Agnihotri S, Kumar J, Jain M, Kapoor R, Mandhani A. Renal cell carcinoma in India demonstrates early age of onset and a late stage of presentation. Indian J Med Res 2014;140:624-9.  Back to cited text no. 8
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Sivaramakrishna B, Gupta NP, Wadhwa P, Hemal AK, Dogra PN, Seth A, et al. Pattern of metastases in renal cell carcinoma: A single institution study. Indian J Cancer 2005;42:173-7.   Back to cited text no. 9
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Parkin DM. Global cancer statistics in the year 2000. Lancet Oncol 2001;2:533-43.  Back to cited text no. 10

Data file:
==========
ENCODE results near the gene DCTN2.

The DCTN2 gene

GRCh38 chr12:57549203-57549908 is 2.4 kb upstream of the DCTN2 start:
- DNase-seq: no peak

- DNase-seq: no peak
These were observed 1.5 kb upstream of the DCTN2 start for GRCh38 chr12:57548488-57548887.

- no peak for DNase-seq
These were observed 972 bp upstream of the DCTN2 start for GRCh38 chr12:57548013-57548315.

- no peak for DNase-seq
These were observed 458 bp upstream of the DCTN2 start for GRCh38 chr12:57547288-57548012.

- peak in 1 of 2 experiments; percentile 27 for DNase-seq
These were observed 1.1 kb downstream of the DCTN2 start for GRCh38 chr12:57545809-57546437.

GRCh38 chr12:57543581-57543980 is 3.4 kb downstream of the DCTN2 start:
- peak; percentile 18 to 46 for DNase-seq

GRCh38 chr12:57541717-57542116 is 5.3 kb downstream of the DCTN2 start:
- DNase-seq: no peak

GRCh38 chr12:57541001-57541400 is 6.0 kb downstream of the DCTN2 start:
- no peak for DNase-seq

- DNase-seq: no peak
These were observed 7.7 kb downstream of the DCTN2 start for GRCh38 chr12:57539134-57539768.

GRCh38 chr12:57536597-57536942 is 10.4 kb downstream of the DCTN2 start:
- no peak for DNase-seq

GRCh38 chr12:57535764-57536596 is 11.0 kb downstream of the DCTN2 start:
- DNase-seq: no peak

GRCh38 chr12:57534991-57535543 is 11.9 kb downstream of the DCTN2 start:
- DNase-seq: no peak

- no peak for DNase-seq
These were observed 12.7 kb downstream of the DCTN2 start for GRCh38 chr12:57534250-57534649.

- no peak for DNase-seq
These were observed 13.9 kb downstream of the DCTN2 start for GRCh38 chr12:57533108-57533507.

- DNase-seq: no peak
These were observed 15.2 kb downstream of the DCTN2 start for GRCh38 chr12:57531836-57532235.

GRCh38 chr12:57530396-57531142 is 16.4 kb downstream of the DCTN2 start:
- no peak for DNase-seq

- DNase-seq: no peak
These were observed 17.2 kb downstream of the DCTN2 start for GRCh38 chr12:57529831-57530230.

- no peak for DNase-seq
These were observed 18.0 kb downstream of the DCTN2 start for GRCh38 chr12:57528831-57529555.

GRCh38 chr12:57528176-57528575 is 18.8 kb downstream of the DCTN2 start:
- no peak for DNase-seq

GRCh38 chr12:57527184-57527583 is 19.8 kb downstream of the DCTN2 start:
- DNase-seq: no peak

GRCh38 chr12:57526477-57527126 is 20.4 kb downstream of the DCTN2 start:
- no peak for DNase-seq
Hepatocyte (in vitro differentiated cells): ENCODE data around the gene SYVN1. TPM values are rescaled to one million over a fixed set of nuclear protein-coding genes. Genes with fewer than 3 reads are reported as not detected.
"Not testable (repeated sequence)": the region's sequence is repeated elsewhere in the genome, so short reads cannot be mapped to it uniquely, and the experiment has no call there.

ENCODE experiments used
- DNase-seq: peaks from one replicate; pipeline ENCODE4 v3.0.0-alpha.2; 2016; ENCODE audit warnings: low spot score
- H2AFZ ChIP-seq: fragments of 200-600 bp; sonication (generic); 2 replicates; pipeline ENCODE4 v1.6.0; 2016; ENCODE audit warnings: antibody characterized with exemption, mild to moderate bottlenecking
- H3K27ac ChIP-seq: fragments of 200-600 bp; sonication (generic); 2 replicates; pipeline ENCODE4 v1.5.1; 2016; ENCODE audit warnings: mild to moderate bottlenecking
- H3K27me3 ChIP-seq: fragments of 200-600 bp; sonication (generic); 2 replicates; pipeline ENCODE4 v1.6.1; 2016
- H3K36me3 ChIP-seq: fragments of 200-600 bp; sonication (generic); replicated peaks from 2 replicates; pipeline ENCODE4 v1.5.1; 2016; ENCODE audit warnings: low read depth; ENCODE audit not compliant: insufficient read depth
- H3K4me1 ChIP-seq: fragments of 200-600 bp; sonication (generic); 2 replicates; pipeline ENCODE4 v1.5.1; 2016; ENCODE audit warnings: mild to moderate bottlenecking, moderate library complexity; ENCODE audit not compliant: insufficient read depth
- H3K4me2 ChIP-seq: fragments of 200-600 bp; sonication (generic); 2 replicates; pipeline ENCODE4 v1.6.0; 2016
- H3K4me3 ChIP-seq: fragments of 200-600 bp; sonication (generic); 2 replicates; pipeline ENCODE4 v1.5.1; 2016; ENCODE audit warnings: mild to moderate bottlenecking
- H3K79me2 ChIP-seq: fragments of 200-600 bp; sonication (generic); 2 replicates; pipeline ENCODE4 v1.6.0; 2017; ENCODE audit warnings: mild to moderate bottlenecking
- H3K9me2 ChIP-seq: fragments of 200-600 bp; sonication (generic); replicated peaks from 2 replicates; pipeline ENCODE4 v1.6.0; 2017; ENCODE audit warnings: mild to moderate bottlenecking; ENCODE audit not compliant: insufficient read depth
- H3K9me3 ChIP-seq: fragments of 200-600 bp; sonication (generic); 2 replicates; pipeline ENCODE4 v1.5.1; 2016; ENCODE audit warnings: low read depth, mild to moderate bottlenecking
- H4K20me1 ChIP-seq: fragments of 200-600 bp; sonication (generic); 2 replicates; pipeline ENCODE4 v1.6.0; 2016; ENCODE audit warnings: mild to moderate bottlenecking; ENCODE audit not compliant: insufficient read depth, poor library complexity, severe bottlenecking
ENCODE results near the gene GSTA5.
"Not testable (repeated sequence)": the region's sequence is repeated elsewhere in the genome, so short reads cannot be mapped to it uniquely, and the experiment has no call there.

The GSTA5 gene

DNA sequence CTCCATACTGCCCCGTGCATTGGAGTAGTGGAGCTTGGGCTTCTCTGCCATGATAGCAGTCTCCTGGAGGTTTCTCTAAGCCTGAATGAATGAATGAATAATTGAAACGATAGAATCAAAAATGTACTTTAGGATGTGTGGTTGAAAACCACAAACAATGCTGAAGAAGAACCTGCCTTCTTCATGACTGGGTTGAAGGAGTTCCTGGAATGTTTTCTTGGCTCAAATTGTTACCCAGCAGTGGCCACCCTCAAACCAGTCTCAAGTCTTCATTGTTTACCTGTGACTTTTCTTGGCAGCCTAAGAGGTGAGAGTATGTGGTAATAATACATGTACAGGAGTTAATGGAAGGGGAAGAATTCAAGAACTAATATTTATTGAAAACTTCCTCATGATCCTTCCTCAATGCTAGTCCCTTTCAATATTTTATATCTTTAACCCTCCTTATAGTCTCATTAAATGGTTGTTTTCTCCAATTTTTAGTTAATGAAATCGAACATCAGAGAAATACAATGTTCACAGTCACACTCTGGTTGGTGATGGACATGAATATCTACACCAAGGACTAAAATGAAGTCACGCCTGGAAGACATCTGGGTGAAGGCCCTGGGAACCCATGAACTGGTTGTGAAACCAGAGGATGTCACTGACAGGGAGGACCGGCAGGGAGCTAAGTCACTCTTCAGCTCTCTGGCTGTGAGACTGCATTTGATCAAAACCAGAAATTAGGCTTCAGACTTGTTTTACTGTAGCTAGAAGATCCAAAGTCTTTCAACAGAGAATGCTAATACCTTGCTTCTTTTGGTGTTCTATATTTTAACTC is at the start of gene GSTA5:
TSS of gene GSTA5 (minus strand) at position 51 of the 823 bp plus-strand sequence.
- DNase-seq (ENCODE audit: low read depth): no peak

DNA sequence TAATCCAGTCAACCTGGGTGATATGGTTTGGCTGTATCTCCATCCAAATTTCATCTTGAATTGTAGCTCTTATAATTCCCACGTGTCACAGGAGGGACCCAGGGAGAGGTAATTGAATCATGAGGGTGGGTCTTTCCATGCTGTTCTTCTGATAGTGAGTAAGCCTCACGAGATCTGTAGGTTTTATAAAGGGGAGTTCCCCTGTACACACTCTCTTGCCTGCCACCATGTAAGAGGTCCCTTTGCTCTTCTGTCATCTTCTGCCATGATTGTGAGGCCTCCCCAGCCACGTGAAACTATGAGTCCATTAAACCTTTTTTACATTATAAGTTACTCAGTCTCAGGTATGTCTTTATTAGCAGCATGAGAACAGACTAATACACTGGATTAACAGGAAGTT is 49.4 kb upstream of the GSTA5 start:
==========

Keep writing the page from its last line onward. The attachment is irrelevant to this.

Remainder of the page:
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Yeole BB. Trends in the prostate cancer incidence in India. Asian Pac J Cancer Prev 2008;9:141-4.  Back to cited text no. 11
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12.
Jain S, Saxena S, Kumar A. Epidemiology of prostate cancer in India. Meta Gene 2014;2:596-605.  Back to cited text no. 12
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13.
Tyagi B, Manoharan N, Raina V. A case control study on prostate cancer in Delhi. Asian Pac J Cancer Prev 2010;11:397-401.  Back to cited text no. 13
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14.
Ganesh B, Saoba SL, Sarade MN, Pinjari SV. Risk factors for prostate cancer: An hospital-based case-control study from Mumbai, India. Indian J Urol 2011;27:345-50.  Back to cited text no. 14
[PUBMED]  Medknow Journal  



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  In this article
Abstract
Introduction
Bladder Cancer: ...
Penile Cancer
Testicular Cancer
Kidney Cancer
Prostate Cancer
References